US Willing to Give Even More Money to Struggling Automakers
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"The administration is engaged at the highest levels -- including the Treasury secretary and the National Economic Council director -- on the issues affecting suppliers, dealers and the industry as a whole," the official told Reuters.
The White House representative insisted the authorities need to closely analyze the viability plans before issuing a decision but admitted that companies should mention in these papers every impossible-to-reach goal, a fact that would allow the country to take the proper decision in a shorter time.
"No decisions will be made on restructuring or anything else until we receive and review the restructuring reports due on (Feb. 17),” he added pointing the automakers may receive additional funding from the United States government if needed. "If the companies have determined some of the targets are not possible to meet in a timely fashion, they have the opportunity to explain their circumstances in their presentation.”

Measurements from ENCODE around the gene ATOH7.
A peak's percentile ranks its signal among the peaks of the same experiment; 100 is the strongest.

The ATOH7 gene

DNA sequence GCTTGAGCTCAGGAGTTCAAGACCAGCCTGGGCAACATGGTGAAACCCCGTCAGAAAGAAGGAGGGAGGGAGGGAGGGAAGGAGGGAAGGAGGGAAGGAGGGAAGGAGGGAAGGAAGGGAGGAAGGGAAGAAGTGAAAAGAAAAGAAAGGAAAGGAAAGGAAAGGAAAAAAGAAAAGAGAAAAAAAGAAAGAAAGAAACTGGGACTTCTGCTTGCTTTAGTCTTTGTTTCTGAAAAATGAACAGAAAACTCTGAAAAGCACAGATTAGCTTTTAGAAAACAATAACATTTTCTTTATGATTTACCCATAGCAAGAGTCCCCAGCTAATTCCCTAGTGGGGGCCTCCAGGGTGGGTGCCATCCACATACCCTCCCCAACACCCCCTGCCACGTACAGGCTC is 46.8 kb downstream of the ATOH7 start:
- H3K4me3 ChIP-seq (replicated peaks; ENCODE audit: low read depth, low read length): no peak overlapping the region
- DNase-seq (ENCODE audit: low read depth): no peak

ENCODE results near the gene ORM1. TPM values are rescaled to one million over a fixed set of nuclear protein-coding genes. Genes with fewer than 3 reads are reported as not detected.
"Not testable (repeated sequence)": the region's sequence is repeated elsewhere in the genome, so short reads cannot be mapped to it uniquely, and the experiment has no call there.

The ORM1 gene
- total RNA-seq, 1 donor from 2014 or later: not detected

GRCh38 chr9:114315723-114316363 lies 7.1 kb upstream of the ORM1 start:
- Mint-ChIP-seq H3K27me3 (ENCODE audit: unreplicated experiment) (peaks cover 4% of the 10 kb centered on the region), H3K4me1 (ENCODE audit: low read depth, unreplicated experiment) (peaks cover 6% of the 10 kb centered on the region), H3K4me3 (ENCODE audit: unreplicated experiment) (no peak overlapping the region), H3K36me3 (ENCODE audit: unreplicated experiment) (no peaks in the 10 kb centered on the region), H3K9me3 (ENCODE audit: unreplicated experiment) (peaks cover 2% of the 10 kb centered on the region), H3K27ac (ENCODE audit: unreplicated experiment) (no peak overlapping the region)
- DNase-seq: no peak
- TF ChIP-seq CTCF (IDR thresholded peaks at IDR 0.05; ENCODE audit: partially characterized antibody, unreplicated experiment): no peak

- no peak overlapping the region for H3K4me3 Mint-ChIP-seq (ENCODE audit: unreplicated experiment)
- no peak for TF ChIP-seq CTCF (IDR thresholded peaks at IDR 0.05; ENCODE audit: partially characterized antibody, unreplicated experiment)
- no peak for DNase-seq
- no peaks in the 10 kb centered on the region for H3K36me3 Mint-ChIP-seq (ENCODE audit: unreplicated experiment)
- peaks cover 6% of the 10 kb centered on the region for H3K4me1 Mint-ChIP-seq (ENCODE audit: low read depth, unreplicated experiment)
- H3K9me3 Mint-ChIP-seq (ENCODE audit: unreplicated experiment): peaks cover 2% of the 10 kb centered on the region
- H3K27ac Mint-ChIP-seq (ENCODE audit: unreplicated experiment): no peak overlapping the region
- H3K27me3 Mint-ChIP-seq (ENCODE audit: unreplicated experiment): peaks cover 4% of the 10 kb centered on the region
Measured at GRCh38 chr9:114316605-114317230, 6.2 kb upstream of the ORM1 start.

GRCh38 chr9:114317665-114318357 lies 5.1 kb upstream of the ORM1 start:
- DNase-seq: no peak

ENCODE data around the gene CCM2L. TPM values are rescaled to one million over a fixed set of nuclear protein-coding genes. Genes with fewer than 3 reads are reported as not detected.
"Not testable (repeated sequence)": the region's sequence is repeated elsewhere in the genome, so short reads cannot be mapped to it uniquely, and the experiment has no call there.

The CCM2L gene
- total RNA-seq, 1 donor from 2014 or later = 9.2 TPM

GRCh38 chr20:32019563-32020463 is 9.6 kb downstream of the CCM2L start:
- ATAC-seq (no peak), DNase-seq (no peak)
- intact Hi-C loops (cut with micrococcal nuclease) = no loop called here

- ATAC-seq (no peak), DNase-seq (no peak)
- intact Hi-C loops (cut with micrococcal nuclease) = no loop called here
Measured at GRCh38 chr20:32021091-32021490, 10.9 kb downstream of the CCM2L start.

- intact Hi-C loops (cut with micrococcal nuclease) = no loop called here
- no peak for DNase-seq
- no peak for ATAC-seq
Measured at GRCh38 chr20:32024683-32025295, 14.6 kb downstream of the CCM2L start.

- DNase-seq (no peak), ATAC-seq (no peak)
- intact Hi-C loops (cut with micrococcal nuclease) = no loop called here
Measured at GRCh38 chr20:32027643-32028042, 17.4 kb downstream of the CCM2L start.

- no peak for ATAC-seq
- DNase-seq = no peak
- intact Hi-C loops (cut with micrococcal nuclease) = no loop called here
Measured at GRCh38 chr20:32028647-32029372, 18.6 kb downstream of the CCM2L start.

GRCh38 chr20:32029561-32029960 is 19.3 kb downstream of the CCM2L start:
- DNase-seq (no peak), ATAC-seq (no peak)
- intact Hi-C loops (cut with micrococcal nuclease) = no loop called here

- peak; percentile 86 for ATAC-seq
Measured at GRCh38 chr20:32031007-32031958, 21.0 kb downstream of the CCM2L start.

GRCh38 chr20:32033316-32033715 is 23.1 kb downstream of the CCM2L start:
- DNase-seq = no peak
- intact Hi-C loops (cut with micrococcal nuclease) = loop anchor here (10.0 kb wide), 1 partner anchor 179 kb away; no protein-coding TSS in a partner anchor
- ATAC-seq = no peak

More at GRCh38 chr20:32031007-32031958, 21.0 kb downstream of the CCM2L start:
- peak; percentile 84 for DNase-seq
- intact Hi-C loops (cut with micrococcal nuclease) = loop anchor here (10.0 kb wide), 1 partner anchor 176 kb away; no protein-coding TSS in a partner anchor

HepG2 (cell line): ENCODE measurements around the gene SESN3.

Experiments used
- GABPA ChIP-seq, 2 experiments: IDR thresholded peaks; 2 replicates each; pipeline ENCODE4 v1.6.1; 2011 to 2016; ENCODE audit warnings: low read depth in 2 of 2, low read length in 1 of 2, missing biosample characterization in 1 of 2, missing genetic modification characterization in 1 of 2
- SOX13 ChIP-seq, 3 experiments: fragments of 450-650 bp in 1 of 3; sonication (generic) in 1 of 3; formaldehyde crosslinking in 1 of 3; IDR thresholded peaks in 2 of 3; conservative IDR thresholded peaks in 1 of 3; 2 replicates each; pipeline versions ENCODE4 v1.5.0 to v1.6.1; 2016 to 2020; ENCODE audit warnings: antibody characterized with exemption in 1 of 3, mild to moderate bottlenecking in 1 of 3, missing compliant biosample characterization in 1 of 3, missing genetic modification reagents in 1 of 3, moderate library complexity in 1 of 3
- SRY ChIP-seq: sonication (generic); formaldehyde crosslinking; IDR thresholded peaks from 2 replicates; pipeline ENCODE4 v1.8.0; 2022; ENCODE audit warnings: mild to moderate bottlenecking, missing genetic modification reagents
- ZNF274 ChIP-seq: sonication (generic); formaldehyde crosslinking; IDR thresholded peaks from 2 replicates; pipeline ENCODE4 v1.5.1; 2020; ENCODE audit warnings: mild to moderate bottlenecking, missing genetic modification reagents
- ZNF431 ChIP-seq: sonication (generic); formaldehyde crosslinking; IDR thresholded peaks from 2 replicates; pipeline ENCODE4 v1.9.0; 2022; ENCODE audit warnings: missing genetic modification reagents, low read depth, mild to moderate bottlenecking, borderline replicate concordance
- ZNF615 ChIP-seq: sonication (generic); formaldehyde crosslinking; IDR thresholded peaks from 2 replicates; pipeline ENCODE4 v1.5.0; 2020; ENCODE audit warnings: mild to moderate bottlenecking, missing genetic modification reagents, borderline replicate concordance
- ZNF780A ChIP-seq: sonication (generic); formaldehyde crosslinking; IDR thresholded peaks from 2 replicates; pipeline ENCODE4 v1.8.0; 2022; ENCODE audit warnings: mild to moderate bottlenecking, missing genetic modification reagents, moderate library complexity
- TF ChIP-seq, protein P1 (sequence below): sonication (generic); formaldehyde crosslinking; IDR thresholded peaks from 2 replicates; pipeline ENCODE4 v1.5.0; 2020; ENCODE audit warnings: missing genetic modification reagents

Both General Motors and Chrysler received $17.4 billion in funding in December as the companies experienced very low sales corroborated with reduced demand and a global credit crunch. They are now required to submit a restructuring plan to the United States by February 17 and demonstrate their viability by March 31.
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